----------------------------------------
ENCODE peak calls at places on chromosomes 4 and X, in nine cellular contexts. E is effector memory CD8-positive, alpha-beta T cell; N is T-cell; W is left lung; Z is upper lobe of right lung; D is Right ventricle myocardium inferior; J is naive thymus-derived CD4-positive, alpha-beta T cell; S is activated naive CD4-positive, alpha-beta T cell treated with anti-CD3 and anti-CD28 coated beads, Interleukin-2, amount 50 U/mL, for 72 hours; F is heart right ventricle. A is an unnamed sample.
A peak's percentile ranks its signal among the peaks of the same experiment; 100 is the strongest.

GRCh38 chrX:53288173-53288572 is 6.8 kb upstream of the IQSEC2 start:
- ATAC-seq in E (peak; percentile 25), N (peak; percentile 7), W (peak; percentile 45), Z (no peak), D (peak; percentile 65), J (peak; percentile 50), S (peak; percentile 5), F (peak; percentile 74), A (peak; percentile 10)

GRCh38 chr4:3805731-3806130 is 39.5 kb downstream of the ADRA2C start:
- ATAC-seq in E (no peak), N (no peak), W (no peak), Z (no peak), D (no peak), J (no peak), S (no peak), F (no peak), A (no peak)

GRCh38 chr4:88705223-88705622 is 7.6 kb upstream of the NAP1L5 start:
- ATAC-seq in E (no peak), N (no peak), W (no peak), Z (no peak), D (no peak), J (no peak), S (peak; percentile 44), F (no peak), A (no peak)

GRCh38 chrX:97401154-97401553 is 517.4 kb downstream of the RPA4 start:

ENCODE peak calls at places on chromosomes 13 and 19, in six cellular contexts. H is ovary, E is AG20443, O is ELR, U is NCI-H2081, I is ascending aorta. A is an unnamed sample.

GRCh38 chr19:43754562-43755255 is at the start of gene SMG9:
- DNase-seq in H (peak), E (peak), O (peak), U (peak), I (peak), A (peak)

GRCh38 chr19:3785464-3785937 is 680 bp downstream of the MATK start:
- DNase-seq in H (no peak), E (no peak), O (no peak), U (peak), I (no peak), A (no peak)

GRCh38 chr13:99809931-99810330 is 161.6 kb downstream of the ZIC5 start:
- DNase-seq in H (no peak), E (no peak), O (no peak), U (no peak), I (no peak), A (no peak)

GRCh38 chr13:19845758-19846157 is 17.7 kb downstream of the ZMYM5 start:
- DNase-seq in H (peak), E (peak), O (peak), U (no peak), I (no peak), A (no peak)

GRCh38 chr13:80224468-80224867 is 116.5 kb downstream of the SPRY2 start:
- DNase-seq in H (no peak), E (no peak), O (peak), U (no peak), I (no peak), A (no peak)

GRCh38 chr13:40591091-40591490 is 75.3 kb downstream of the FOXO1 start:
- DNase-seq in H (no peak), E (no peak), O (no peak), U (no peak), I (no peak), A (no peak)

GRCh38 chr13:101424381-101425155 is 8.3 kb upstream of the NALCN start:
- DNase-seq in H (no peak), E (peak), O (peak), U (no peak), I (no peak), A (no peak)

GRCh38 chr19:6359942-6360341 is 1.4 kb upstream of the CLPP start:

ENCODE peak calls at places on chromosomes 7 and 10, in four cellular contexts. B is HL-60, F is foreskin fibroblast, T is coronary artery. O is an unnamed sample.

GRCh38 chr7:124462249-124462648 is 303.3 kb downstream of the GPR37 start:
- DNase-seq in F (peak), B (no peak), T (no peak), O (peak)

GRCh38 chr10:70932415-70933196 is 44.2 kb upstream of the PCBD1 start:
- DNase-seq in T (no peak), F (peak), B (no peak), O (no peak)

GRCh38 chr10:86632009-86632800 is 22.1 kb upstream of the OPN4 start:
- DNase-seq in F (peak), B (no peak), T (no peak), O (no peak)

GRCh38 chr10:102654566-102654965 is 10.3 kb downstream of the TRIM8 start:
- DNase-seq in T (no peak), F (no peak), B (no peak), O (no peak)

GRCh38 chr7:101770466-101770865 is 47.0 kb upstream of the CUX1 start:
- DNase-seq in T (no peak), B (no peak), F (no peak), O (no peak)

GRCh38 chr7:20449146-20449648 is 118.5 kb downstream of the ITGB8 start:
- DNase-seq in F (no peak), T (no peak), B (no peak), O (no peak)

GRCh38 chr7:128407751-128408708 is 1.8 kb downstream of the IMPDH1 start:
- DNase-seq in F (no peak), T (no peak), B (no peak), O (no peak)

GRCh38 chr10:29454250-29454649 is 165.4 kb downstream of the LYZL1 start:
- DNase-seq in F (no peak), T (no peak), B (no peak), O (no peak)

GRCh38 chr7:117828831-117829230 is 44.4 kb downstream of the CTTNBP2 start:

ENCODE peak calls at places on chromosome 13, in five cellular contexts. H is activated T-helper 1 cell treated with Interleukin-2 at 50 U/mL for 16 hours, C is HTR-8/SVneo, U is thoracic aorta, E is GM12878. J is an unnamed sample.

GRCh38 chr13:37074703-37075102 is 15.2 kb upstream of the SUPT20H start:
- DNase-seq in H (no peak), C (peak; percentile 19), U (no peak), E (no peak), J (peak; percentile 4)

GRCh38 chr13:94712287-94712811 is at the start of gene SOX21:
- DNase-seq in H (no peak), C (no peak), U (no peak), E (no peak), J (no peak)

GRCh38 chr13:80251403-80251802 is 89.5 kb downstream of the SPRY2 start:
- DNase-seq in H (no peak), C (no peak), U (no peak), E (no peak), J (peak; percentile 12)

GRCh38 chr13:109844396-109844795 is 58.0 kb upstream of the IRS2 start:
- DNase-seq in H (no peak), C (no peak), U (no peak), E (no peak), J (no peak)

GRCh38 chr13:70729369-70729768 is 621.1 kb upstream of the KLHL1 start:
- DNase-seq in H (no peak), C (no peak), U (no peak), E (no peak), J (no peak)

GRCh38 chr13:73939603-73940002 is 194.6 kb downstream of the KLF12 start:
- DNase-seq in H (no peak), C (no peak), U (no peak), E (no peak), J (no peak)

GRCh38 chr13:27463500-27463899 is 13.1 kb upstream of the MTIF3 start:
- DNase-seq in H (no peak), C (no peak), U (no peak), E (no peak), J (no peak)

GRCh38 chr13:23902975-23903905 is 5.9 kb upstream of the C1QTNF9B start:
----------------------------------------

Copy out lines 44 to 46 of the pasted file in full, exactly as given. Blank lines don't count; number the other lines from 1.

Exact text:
ENCODE peak calls at places on chromosome 13, in five cellular contexts. H is activated T-helper 1 cell treated with Interleukin-2 at 50 U/mL for 16 hours, C is HTR-8/SVneo, U is thoracic aorta, E is GM12878. J is an unnamed sample.

GRCh38 chr13:37074703-37075102 is 15.2 kb upstream of the SUPT20H start:
- DNase-seq in H (no peak), C (peak; percentile 19), U (no peak), E (no peak), J (peak; percentile 4)